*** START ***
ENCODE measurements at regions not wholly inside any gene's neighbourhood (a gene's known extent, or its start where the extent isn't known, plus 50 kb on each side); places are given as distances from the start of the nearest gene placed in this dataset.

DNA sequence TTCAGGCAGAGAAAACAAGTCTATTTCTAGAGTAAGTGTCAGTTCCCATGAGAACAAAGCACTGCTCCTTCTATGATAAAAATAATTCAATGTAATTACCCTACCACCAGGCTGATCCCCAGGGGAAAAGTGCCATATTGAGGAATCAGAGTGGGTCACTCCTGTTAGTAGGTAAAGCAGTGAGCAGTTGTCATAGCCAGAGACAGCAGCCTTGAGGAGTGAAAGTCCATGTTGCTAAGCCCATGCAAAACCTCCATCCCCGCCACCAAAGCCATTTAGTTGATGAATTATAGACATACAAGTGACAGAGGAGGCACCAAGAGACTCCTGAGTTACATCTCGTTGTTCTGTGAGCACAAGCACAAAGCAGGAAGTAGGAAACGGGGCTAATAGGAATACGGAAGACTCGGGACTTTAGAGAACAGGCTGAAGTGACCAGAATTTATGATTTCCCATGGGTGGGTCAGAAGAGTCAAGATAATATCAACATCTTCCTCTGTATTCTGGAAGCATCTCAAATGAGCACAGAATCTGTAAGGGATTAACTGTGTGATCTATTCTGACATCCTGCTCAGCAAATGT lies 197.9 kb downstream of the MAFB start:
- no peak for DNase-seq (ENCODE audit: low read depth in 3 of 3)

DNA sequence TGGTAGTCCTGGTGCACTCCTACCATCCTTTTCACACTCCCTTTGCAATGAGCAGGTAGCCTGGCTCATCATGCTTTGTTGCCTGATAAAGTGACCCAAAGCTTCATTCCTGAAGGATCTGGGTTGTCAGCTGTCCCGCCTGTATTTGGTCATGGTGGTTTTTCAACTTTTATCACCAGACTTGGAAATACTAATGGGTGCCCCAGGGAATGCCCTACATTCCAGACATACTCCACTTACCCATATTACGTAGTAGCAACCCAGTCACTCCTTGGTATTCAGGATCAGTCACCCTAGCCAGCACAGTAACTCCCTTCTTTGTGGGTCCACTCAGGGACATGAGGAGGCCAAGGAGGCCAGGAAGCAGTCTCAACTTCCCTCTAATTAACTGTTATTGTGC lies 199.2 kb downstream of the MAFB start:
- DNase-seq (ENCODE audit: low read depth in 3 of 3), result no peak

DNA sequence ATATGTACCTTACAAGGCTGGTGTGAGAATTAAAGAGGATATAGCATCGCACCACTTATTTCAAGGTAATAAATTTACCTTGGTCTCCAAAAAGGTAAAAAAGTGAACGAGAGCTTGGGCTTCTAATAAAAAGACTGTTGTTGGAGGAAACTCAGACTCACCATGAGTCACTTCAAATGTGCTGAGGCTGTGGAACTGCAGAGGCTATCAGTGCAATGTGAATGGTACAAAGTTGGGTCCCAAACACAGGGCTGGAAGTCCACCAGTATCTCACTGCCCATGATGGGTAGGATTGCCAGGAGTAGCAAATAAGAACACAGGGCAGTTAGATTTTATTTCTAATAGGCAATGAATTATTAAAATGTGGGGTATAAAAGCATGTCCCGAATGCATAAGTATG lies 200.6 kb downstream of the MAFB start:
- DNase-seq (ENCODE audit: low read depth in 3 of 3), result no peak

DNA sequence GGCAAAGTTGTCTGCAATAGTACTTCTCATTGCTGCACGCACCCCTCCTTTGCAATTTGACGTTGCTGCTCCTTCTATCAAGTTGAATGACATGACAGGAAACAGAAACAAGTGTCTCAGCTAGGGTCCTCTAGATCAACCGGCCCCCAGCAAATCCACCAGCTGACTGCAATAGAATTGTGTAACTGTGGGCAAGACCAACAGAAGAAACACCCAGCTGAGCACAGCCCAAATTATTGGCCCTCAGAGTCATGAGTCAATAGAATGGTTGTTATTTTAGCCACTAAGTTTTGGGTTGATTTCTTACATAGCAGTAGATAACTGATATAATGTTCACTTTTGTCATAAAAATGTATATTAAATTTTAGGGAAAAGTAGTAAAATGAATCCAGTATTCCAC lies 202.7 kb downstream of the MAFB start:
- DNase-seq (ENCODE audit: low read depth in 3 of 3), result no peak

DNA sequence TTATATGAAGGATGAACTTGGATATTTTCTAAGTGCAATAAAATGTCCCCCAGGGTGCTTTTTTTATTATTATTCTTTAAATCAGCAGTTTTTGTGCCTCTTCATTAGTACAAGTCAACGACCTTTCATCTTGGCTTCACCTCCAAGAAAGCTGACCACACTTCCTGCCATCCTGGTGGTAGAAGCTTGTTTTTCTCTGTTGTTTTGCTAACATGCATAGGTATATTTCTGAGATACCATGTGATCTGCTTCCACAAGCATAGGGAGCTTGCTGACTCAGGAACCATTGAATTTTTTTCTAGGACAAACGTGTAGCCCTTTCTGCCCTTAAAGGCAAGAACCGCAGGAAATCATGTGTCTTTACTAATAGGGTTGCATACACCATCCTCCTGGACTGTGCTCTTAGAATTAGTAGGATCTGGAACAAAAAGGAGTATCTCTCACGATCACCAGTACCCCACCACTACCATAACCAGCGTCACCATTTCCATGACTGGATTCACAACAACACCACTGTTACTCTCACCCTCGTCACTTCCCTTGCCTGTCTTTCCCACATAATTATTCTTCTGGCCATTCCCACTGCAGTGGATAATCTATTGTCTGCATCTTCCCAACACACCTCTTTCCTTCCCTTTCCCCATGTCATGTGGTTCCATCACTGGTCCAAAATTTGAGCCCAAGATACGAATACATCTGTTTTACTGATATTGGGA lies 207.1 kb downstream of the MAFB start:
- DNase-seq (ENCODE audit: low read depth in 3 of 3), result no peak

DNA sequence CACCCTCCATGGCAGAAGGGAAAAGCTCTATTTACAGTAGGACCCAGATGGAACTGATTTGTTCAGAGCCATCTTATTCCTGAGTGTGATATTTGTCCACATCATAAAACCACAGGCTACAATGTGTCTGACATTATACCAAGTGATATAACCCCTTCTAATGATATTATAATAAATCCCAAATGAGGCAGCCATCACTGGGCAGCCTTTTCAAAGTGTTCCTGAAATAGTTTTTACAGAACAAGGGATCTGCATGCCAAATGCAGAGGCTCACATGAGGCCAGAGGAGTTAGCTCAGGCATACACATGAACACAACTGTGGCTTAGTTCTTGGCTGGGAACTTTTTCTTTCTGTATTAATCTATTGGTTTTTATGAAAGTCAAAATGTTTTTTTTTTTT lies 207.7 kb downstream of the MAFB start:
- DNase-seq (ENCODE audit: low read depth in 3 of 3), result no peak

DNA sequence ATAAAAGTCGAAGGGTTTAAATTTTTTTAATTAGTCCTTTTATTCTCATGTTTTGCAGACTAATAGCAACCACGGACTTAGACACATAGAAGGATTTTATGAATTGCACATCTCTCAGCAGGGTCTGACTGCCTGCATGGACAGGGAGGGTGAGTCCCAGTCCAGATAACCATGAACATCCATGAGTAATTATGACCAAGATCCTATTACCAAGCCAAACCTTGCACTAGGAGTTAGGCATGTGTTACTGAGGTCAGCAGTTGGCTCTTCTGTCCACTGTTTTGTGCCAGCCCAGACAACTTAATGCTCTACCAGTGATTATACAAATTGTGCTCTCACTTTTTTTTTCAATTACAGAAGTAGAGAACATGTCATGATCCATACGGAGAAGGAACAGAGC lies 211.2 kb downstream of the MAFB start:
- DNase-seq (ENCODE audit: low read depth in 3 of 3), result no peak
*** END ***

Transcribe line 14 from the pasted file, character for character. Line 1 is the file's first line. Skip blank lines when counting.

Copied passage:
DNA sequence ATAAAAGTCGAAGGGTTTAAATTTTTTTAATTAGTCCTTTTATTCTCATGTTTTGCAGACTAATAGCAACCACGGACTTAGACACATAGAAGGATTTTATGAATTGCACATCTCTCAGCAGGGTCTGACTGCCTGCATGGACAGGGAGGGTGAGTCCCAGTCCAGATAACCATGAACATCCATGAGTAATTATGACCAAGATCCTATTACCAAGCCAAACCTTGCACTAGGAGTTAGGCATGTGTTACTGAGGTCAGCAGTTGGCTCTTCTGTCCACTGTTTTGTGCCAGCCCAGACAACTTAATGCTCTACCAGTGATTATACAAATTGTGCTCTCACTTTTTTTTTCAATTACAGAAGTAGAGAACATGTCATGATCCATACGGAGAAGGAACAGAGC lies 211.2 kb downstream of the MAFB start: